Black mothers are dying and it’s time to do something about it.
Every year, more than 700 American mothers lose their lives from pregnancy or birth-related complications. Some medical professionals estimate that at least half, if not more, of these deaths, are entirely preventable.
While the deaths of 700-plus American mothers should shock us all, the statistics are much worse for African American mothers.
We are three-to-four times more likely to die during pregnancy or childbirth than our White counterparts. A 2010-2011 survey of maternal deaths in Philadelphia found that three-quarters of those deaths were Black mothers.
These shocking statistics cut across class, education level, and socioeconomic status. Earlier this year, Serena Williams shared her own story of nearly losing her life.
She, like too many other women, was ignored when she raised concerns about her own health and body. If this tragedy can befall a wealthy, world-class athlete who’s deeply in tune with her own body, it could, and does, happen to anyone.
Sadly, the situation is getting worse, not better. American mothers are dying at higher rates every year.
Globally, we’ve had real success in pushing down the rates of mothers needlessly dying, especially in Africa and the Caribbean. Yet at the same time, the U.S. is one of a handful of nations where the number of mothers dying is increasing.
We can and must do better. All mamas deserve the chance to be mamas.
That’s why I’ve introduced the “Mothers and Offspring Mortality and Morbidity Awareness Act” or the MOMMA Act, for short. This comprehensive legislation takes a multi-pronged approach to ending maternal mortality through increased access to care, expanded culturally-competent training and standardized data collection.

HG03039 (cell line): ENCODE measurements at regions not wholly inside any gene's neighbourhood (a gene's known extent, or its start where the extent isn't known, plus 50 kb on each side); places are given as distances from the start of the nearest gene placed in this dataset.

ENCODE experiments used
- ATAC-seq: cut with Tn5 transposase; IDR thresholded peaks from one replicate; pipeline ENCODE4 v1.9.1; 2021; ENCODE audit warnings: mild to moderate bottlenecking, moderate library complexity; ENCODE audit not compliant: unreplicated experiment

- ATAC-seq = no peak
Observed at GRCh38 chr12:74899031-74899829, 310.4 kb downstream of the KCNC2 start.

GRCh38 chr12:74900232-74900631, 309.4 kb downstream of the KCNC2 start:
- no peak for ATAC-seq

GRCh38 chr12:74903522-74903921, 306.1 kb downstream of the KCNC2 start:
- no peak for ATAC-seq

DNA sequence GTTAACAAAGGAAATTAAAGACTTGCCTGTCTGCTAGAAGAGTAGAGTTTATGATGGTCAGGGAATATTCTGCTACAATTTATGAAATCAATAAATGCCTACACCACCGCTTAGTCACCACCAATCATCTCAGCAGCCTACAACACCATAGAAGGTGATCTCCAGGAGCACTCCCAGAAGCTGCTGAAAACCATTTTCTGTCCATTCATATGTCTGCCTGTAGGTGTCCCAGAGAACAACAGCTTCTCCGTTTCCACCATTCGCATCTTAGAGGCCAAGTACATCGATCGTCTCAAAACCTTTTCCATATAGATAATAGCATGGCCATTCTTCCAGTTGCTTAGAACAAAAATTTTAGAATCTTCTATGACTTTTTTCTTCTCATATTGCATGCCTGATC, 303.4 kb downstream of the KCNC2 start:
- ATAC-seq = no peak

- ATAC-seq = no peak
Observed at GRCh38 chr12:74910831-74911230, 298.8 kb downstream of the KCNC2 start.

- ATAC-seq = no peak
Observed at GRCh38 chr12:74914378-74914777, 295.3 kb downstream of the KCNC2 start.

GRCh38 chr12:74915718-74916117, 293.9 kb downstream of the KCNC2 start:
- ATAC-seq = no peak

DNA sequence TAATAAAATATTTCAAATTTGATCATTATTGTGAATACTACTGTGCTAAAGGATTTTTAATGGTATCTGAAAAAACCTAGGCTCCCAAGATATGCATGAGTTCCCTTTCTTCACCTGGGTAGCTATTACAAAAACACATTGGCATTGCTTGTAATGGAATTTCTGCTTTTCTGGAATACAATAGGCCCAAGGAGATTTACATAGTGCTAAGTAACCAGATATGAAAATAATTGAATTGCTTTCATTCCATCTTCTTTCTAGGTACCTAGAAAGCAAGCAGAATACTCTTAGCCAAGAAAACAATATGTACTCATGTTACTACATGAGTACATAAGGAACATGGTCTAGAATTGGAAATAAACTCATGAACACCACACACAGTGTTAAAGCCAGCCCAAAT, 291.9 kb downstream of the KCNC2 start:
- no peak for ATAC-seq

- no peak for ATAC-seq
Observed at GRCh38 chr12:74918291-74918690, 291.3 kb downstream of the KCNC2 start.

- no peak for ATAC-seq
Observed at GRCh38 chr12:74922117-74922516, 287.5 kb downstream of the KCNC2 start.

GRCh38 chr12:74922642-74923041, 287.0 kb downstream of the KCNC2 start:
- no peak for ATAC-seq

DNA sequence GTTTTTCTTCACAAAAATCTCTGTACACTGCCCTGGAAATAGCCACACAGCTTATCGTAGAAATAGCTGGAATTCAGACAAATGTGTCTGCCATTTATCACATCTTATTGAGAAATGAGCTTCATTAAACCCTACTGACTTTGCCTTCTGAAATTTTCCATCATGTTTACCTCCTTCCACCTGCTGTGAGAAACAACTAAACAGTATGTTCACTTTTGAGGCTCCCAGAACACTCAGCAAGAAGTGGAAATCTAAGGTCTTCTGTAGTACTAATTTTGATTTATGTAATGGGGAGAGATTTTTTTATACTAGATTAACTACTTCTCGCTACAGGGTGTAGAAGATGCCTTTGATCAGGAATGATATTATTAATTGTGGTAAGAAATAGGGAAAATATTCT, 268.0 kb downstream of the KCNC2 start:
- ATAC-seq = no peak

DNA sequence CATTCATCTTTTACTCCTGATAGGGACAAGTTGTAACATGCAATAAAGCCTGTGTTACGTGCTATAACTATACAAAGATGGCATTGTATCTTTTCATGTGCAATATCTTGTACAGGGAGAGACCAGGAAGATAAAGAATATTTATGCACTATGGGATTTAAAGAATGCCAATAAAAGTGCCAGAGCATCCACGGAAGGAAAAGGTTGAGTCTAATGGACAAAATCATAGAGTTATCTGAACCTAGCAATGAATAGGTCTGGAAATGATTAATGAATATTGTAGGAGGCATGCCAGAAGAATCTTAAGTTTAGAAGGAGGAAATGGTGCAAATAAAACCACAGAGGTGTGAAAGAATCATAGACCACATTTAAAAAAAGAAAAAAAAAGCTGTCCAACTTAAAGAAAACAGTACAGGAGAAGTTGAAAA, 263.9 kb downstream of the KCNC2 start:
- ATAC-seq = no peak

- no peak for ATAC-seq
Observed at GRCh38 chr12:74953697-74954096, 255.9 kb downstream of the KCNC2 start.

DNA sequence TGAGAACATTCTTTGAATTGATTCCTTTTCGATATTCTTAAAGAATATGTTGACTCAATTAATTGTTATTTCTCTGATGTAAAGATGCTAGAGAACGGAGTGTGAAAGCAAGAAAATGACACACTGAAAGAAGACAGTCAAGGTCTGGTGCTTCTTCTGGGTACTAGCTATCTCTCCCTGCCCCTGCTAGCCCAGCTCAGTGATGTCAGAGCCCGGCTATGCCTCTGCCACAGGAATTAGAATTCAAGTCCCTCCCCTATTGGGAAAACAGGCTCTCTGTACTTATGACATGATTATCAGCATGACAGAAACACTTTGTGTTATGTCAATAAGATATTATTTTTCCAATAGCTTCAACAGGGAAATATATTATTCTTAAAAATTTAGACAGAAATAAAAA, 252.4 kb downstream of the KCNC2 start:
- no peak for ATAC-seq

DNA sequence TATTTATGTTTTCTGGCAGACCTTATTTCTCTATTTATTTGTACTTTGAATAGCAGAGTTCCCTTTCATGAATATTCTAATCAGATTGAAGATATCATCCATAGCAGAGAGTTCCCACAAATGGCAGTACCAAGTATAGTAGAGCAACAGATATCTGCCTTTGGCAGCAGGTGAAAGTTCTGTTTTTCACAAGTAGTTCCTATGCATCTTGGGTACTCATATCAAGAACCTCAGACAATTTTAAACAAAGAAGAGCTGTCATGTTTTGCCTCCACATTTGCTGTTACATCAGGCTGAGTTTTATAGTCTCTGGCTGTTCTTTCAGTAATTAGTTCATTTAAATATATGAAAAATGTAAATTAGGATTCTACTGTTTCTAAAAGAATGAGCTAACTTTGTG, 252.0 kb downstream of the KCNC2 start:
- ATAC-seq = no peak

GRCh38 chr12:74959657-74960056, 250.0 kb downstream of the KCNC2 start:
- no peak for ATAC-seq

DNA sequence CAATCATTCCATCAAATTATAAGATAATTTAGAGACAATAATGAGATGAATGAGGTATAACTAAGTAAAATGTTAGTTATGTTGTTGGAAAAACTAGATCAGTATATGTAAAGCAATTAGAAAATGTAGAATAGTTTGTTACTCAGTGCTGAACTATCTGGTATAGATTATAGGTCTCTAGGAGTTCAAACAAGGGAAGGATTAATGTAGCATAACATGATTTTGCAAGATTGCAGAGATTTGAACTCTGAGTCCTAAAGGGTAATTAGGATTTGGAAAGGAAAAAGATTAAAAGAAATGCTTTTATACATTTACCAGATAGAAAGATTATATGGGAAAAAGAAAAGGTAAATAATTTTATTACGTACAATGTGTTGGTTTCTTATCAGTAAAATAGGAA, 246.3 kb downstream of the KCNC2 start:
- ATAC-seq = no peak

Currently, one of our greatest challenges in addressing the rising rate of maternal mortality is a lack of good data. We need to standardize data to find trends and protocols that work to save lives.
The MOMMA Act also establishes and enforces national emergency obstetric protocols and ensures the sharing of best practices between practitioners and hospital systems because, if it’s working, we want every doctor to know about it.
Additionally, the MOMMA Act would expand access to care by ensuring that mothers retain their Medicaid coverage for one year after giving birth, the entire postpartum period. Right now, mothers lose their coverage just two months after giving birth.
However, many women face significant health challenges, often weeks and months, after giving birth. One mom who spoke at my press conference unveiling the bill suffered a childbirth-related stroke 20 days after giving birth.
Furthermore, we know that postpartum depression and other health challenges face new mothers; expanding access to care will ensure that moms remain healthy as they raise their families.
Finally, the MOMMA Act would improve access to culturally-competent care throughout the care continuum. For decades, we’ve known that culturally-incompetent care has had massive and negative impacts on our community and our health. In 2018, it’s time to train health professionals to give appropriate care to all patients, regardless of their race.
I could not be prouder to have introduced the MOMMA Act or to have worked with the amazing women and men who helped us craft this important legislation to save mothers’ lives.
It’s the product of months of work with families, mothers, doctors, nurses, midwives, doulas and policy advocates. I’m deeply humbled to have the support of Black Women’s Health Imperative, the Black Mamas Matter Alliance, the National Urban League, American College of Obstetricians and Gynecologists and many others.
As a mother, I was lucky enough to experience two happy, healthy pregnancies. I want the same thing for every mother and family: a healthy, happy pregnancy and child.
Congresswoman Robin Kelly represents Illinois’ Second Congressional District. She is the Chair of the Congressional Black Caucus Health Braintrust and the Co-Chair of the Congressional Caucus on Black Women and Girls.